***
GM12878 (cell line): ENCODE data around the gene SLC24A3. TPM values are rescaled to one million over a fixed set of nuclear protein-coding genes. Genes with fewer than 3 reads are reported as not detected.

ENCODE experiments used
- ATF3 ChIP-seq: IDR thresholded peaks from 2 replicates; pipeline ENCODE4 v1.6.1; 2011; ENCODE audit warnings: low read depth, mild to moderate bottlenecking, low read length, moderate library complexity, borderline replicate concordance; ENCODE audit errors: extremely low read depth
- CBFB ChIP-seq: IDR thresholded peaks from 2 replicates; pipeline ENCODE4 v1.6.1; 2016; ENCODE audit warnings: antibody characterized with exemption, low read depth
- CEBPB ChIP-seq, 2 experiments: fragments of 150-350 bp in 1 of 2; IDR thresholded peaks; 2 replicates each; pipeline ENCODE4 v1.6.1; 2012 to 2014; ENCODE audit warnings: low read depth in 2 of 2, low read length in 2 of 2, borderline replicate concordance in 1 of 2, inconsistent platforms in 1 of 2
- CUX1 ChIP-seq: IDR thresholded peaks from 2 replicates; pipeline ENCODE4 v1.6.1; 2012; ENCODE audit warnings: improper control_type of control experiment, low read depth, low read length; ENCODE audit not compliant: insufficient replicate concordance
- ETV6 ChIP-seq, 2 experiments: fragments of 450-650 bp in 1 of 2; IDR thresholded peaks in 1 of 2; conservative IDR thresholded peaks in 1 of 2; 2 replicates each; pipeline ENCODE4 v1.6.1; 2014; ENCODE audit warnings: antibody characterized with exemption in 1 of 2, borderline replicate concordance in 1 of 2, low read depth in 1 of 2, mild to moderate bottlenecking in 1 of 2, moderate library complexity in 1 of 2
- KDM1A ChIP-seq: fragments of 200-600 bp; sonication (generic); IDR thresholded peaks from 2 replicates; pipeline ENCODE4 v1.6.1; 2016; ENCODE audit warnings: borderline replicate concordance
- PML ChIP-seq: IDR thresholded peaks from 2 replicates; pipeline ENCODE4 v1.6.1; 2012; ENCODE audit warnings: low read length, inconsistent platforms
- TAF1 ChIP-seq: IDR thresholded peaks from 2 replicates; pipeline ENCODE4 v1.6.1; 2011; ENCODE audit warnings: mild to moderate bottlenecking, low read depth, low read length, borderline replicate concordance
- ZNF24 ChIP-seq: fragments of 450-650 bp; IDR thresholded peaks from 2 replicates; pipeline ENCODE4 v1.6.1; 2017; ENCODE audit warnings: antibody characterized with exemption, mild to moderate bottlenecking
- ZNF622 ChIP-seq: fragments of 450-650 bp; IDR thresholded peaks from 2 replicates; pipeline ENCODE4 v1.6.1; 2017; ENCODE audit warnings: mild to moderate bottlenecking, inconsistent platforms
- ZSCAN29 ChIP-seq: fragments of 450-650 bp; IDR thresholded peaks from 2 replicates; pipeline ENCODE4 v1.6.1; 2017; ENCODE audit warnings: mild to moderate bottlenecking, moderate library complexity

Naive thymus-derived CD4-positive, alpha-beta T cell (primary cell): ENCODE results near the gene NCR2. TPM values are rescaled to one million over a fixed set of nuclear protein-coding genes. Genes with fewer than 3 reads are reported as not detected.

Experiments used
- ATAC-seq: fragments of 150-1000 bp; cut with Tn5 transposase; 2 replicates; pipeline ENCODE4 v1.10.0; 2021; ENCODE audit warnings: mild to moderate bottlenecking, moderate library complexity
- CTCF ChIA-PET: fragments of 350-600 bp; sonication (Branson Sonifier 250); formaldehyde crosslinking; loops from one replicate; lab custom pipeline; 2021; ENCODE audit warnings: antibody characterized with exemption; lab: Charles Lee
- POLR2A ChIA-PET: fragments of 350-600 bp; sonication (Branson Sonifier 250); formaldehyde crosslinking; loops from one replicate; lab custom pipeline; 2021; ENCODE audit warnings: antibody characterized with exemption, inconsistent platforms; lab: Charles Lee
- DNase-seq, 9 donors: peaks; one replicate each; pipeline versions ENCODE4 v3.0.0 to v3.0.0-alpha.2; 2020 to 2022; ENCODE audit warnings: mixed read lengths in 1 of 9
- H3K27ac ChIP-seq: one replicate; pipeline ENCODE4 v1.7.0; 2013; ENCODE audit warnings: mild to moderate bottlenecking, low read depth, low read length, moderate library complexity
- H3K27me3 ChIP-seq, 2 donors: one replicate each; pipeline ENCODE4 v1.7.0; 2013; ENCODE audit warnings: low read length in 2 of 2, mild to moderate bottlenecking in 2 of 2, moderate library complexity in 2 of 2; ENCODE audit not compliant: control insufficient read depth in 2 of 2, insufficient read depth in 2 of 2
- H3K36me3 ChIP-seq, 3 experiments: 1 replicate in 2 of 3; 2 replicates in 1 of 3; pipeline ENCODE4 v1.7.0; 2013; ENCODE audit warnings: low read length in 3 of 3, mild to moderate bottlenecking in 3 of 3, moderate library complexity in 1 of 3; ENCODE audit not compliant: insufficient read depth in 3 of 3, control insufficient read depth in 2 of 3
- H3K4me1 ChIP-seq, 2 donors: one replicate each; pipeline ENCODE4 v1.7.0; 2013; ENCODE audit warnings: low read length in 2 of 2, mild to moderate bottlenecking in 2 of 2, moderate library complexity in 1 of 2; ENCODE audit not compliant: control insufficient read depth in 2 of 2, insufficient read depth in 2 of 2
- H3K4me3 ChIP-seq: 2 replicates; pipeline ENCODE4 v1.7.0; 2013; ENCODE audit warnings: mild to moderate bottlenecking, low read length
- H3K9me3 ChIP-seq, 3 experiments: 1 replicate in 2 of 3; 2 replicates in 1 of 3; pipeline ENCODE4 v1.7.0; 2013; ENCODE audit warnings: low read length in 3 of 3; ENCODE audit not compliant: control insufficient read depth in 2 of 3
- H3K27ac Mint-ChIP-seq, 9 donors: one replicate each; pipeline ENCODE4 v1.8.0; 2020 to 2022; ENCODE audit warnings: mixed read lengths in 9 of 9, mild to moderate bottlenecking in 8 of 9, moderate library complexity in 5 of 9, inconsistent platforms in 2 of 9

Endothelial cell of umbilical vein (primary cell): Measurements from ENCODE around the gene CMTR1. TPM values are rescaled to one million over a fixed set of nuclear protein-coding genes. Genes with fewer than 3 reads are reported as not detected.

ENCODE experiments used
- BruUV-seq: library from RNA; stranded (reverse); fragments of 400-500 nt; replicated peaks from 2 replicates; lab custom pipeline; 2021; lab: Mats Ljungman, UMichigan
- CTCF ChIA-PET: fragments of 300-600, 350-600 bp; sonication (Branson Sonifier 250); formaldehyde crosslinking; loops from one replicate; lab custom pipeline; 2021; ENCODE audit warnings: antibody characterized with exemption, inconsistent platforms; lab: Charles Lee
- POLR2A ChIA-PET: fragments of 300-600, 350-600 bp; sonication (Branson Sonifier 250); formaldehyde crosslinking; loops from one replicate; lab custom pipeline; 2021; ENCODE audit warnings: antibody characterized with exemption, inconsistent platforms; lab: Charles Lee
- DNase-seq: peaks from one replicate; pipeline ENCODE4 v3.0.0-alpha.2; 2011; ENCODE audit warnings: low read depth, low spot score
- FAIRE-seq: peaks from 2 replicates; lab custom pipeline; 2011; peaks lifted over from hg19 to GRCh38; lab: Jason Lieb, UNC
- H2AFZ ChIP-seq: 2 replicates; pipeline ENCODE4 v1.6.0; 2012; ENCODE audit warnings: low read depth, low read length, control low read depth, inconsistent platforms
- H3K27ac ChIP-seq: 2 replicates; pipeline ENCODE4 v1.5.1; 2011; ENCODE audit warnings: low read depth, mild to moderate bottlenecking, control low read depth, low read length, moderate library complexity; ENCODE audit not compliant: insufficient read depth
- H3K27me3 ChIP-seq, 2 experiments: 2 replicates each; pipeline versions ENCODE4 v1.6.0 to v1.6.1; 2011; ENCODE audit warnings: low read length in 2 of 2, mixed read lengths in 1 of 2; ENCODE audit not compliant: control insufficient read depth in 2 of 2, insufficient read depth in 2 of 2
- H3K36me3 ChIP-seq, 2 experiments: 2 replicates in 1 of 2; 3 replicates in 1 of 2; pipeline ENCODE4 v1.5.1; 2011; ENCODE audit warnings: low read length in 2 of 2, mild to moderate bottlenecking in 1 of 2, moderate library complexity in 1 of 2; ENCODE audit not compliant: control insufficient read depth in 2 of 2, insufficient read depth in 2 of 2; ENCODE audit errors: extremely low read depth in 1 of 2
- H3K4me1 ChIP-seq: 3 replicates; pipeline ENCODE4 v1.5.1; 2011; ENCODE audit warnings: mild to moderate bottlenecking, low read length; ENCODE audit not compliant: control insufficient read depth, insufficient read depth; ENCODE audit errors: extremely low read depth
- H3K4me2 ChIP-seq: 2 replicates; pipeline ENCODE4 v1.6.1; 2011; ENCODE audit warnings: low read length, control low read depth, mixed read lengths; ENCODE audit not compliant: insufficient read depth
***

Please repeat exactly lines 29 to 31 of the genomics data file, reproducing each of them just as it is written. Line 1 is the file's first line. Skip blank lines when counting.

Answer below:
- BruUV-seq: library from RNA; stranded (reverse); fragments of 400-500 nt; replicated peaks from 2 replicates; lab custom pipeline; 2021; lab: Mats Ljungman, UMichigan
- CTCF ChIA-PET: fragments of 300-600, 350-600 bp; sonication (Branson Sonifier 250); formaldehyde crosslinking; loops from one replicate; lab custom pipeline; 2021; ENCODE audit warnings: antibody characterized with exemption, inconsistent platforms; lab: Charles Lee
- POLR2A ChIA-PET: fragments of 300-600, 350-600 bp; sonication (Branson Sonifier 250); formaldehyde crosslinking; loops from one replicate; lab custom pipeline; 2021; ENCODE audit warnings: antibody characterized with exemption, inconsistent platforms; lab: Charles Lee